Panda Bear – Tomboy

Panda Bear – Tomboy

3.5/5

2011

Panda Bear (a.k.a. Noah Lennox) released one record in 1998 and one in 2004, but it was his third record, 2007’s Person Pitch, that made him a solo star. Granted, his success as a member of Animal Collective, one of the most influential and popular indie bands of the 2000s, gave him the profile to help make that album a success, but in all fairness, Person Pitch would have gotten there on its own, simply on the grounds that it was an excellent record.  Not only that but the sound of that album served as the blueprint for Animal Collective’s breakthrough, Merriweather Post Pavilion, which became an even bigger success. Because of all this, it was easy to forget about Panda Bear’s early solo career and think of Person Pitch as his de facto debut, something that Lennox himself must have thought when making his 2011 follow-up, Tomboy.

Now that one of his solo records developed enough attention, he has a certain reputation to uphold, so it doesn’t come as much of a surprise that Tomboy isn’t drastically different from its predecessor. Lennox is still creating trance-inducing pop, so there is still the familiar wash of unidentifiable sounds, looped rhythms and Lennox’s gorgeous voice, all drenched with more reverb than a football stadium could possibly allow. At the same time, though, Tomboy‘s personality is very distinct from his last album. Whereas Person Pitch sounded like a glorious summer weekend, dripping with warmth and nostalgia, Tomboy feels like the time spent alone in your bedroom once that weekend is over. There’s still a positive glow from the days’ events, but a sense of introspection, regret and loneliness begins to creep in. While Lennox still uses loops as the basis for his songs, there is far less reliance on samples, instead using a variety of guitar effects and electronic manipulations he created himself. The music is also more rhythm-based, accentuating the dub influence from his last album.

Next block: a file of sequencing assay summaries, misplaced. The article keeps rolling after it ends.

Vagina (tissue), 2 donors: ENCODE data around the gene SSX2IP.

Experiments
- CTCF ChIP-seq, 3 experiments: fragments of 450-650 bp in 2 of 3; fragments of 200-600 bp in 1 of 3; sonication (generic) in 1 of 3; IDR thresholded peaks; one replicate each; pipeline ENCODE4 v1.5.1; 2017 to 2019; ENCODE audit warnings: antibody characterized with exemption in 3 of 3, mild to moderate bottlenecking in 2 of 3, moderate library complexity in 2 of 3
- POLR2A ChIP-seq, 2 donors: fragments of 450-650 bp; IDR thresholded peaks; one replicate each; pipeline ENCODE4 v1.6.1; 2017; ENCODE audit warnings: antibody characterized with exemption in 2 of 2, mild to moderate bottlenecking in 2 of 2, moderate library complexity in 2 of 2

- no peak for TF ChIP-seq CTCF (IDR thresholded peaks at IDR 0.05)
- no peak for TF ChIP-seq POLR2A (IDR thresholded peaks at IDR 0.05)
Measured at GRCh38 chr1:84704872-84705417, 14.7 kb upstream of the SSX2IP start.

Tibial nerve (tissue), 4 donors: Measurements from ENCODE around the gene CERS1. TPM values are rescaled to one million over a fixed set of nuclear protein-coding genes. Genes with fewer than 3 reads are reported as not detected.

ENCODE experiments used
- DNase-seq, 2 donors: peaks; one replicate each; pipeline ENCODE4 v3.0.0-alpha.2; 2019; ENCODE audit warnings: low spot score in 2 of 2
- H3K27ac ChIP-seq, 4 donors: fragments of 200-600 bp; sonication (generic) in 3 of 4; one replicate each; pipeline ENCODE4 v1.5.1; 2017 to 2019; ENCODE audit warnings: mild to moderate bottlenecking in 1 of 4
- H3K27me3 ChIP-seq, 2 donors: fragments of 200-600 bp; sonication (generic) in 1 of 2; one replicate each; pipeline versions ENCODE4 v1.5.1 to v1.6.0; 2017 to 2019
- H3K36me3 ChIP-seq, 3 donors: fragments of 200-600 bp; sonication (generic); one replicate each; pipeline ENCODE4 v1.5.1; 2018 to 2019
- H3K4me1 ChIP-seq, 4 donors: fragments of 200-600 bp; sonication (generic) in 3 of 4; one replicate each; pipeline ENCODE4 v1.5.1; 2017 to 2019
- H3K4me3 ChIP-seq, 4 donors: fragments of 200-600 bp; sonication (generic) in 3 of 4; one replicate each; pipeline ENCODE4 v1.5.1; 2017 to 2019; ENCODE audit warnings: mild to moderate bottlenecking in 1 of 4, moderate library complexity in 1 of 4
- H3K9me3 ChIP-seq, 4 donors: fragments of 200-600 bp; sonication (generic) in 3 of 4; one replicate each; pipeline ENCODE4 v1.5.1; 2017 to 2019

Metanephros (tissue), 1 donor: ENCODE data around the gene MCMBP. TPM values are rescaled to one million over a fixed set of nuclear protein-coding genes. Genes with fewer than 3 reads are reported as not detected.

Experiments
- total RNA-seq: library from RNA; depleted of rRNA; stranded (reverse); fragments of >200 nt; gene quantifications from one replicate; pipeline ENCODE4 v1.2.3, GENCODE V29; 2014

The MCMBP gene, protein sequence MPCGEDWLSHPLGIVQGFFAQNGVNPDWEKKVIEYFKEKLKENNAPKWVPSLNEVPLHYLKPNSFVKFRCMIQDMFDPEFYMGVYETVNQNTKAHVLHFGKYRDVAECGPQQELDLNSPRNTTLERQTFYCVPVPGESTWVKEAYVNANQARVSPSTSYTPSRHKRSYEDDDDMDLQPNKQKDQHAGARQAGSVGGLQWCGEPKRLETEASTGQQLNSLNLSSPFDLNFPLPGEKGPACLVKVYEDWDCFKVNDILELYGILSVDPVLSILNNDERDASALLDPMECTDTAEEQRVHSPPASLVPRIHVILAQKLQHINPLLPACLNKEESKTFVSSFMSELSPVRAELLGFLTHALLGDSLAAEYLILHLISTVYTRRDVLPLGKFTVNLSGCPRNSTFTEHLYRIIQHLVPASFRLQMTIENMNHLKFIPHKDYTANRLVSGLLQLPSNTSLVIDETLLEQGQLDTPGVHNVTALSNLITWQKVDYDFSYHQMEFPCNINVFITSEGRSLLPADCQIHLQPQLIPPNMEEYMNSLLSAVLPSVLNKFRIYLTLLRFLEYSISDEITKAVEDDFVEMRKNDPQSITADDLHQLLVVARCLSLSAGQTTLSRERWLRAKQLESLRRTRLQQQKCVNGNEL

Focusing on the more dreamy voice-as-instrument approach he used on “I’m Not,” Tomboy often deliberately downplays lyrics and distinct melodies in favor of feel and atmosphere, making the album a much more subtle and understated affair. He hasn’t abandoned singsong melody (check the affable album highlights “Last Night At The Jetty” and “You Can Count On Me”), but it’s no longer the center of attention. Songs like the title track and “Slow Motion” are perfect examples: both are pensive and moody but retain a gentle flow that helps them go down easy. Meanwhile, the subtly shifting “Drone” and the weary “Scheherazade” are two of Tomboy‘s most striking moments, depressive and spare, expanding Panda’s palette and giving the album some much-needed balance. It isn’t all gloomy, though, as “Surfer’s Hymn” and the seemingly hopeful closer “Benfica” make perfectly clear. Over half of the album was released as singles prior to the album drop, but Lennox handed the album over to producer Sonic Boom (formerly of Spaceman 3 and whose recent work includes MGMT’s Congratulations), who broadened the album’s sonic spectrum considerably, rewarding close listening, especially through a pair of headphones. This record isn’t as immediate or brilliant as Person Pitch, but Panda Bear isn’t really going for the same thing here, instead finding quiet nuance in his own brand of psychedelic sound collage. Lightning can’t strike twice, and Tomboy isn’t always a worthy sequel, but it’s still a mature statement in experimentalist pop.

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Posted on April 6, 2011, in Panda Bear. Bookmark the permalink. Leave a comment.

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